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14/08/2015 08:48:28

DyllyMuvizu mogulExperimental user
Dylly
Posts: 555
I'm trying really hard to phrase this question, but finding it difficult. Perhaps this is why I'm having little or no success finding the answer myself on the internet...if of course there is an answer.

What I wanted to know is what makes something a toon shape or cartoon? I'm currently modelling a set but props and features are looking too realistic, they are not looking cartoon enough. Randomly moving angles on vertices sort of gives a cartoon or toon appearance as does adding hand painted textures...but what exactly is the trick to producing cartoon type props?

Disney and Pixar etc have some in depth academic papers available on various aspects of 3D animation but try as I might I cannot find a simple set of do's and don'ts of making things look 'toon'.

Has anyone come across something that will satisfy my curiosity?
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14/08/2015 16:14:19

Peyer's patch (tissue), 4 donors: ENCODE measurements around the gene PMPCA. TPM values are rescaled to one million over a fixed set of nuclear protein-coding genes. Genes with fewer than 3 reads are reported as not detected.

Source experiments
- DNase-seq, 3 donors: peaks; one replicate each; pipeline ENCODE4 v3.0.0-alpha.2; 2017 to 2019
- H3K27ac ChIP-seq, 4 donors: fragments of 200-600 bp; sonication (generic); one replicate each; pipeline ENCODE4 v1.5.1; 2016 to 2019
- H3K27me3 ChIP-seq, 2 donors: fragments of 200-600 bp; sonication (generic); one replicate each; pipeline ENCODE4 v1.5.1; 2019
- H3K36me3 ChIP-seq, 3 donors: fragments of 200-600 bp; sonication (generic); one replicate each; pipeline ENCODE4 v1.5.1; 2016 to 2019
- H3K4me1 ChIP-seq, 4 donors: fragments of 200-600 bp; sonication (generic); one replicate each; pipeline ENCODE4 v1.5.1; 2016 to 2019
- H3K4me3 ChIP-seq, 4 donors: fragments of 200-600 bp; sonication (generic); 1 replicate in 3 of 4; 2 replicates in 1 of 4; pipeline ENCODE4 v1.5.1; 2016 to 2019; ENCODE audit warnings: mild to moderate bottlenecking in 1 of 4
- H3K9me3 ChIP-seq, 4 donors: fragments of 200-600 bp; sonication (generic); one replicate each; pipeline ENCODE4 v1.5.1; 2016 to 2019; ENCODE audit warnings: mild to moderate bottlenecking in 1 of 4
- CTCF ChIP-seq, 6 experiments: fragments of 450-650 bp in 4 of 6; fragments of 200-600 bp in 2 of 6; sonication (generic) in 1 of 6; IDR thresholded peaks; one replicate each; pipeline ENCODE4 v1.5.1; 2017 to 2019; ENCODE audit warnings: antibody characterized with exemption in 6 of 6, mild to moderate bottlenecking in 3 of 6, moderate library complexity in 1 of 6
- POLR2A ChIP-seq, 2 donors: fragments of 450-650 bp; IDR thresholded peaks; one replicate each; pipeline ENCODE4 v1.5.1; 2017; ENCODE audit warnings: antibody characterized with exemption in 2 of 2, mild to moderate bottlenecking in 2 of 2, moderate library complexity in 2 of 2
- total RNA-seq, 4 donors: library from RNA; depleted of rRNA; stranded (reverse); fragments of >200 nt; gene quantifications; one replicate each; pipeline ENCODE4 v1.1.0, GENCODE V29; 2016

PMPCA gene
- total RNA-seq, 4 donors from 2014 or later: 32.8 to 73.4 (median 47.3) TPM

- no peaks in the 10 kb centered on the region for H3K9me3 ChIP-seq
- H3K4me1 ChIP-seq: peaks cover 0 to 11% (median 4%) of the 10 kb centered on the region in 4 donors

urbanlamb
urbanlamb
(Account inactive)
Posts: 1796
Most people just create a style sheet and go from there. A lot of designers call that stuff 'stylized' but generally they create a design sheet of their own and pick basic shape influences and a palette of colours and go from there.

Toon colours usually make a huge difference mostly solid colours and heavy ambient occlussion etc. Generally though there is no set rule for toons like 'all toon stuff has a square blocky feel'. This is all in the eye of the beholder though. Decide on a basic shape theme for the stuff and decide what major colours they are going to use (no more then 3 is generally the rule 2 major and one minor) and draw the pieces out and then move on from there into making them 3d objects.

There are courses out there in this stuff but basically it comes down to heavy stylization & over exagerration of a single element and colour choices


as for info on this subject I never find info for anything beyond characters. Unlike using a piece of software its not a mechanical process so mostly its a pay for information type deal (they have such courses on the blender cloud, but the are art courses. I know people are allergic to blender, but the education they offer and workshops they hold are top notch stuff and offered at a comparitavely low cost)

http://gooseberry.blender.org/
https://gooseberry.blender.org/the-evolution-of-victor/
https://gooseberry.blender.org/hjaltis-animation-tutorials/
https://cloud.blender.org/
edited by urbanlamb on 14/08/2015
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